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Privacy for Marketing: What’s the Deal with GPC?

Our web developer, Suchi Natarajan, breaks down the Global Privacy Control (GPC) and how to comply with it.

You may have heard the phrase “GPC” thrown about lately, especially after Sephora was fined $1.2M by the California Privacy Protection Agency (CPPA), in part for not complying with the GPC. In a press release about the fine, California Attorney General Rob Bonta even commented, 

“Technologies like the Global Privacy Control are a game changer for consumers looking to exercise their data privacy rights.”

Going forward, it became clear that it was an absolute necessity to honor GPC in the state of California. But, what is GPC in the first place? How do I comply with it? Will it affect my advertising? Would it be easier to convince my boss to stop conducting business in California entirely? But don’t sweat! GPC isn’t as complicated as it seems, and neither is complying with it.

What is GPC?

GPC, or Global Privacy Control, is a “technical specification for transmitting universal opt-out signals that uses binary options to allow users to opt-out of the sale of personal information at the browser level.” (IAPP) Put slightly more simply, it’s a signal visitors to your site can set via their browsers to automatically indicate they want to opt-out of data sales or sharing for advertising. There’s a bunch more technical details associated with GPC, which you can learn more about here.  But, for now you can think of it like being on the “do not call” registry. Your users are automatically stating their preference to opt-out of their personal data being processed, and it’s up to you as a business to respect their wishes. 

Do I need to comply with GPC?

Despite being called Global Privacy Control, GPC is only required by a handful of US states. So if you conduct business in California, Colorado, Connecticut, Texas, Oregon, or Montana you may be required to comply. If you don’t, you’re technically all good- however, GPC has had widespread adoption in the past few years and has been implemented by a number of mainstream browsers, including Firefox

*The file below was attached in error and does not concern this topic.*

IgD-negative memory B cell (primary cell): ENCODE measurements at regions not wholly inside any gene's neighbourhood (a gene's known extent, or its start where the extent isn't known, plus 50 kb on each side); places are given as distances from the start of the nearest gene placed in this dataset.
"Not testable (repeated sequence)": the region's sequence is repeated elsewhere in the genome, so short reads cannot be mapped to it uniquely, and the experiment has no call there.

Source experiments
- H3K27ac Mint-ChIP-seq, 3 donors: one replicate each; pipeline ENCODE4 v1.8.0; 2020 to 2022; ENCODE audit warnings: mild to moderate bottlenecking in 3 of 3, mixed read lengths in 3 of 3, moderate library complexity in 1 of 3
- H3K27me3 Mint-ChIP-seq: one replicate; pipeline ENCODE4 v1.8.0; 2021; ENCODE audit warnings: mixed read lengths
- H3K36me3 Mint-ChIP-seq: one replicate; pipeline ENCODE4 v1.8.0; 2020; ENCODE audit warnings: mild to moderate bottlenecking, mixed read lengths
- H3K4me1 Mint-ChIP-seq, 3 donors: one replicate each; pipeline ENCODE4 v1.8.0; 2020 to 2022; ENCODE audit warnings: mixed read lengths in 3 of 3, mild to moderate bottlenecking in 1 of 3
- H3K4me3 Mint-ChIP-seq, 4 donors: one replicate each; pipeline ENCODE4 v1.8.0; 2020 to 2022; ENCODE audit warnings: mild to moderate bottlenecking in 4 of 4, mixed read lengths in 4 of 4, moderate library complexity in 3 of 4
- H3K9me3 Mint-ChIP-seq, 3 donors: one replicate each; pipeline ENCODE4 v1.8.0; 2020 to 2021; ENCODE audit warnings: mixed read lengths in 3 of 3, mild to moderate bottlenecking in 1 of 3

How do I comply with GPC?

Now that you understand what GPC is and whether it applies to your business, it’s time to get into actually complying with it.

Step 1: GPC on your website

In order to comply with GPC, you’ll first need to actually detect it when a user gets on your website. To do so, you’ll need the assistance of the developer in your organization who can edit the website’s header. From there, the developer can simply check the user’s signal with a simple script. For specific instructions on how to do so, see here. The script will check if GPC is on when a user arrives, and will prevent cookies and pixels associated with advertising from running. Don’t pat yourself on the back too soon, there’s still more to do. 

Step 2: GPC… everywhere 

It’s important to enforce GPC across all systems, not just your cookie banner. While you should prevent cookies and pixels from firing when GPC is detected, you also should ensure that the consumer’s data isn’t being transmitted to other vendors from the tools you use on your website, or even tools you use on your backend. 

Some of your vendors may support the GPC signal if shared with them, but many may not support it by default. However, you’re still responsible for enforcing the opt-out preferences on those systems. There are a couple different ways to go about this, ranging in requirements from automatically setting the signal through technical integration to a manual process to update the vendor system. The first option is that you can write custom conditions in tools like Google Tag Manager to prevent vendor tags from firing. You’ll need to make sure that the conditions and triggers you set up run when it detects the signal and before anything fires on the page. Alternatively, you can also set up a manual process and add users to a suppression list to make sure they’re not processed. You’ll need to remember to regularly update the list and enforce preferences. If both of those sound like too much work, you can automatically configure opt-out enforcement for all systems across your stack using Fides


Congrats, you’ve got a basic handle on what GPC is, whether you need to worry about it, and how to comply with it if so! With this knowledge in hand, you can now conduct business in the increasing number of US states with privacy regulations without fear. Of GPC, anyway. 👀

If you need extra assistance with configuring GPC compliance, or even just wrapping your head around the privacy needs of your business feel free to reach out to the privacy experts at Ethyca – who’ll help you with any privacy challenge your business is facing. 

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Our team of data privacy devotees would love to show you how Ethyca helps engineers deploy CCPA, GDPR, and LGPD privacy compliance deep into business systems. Let’s chat!

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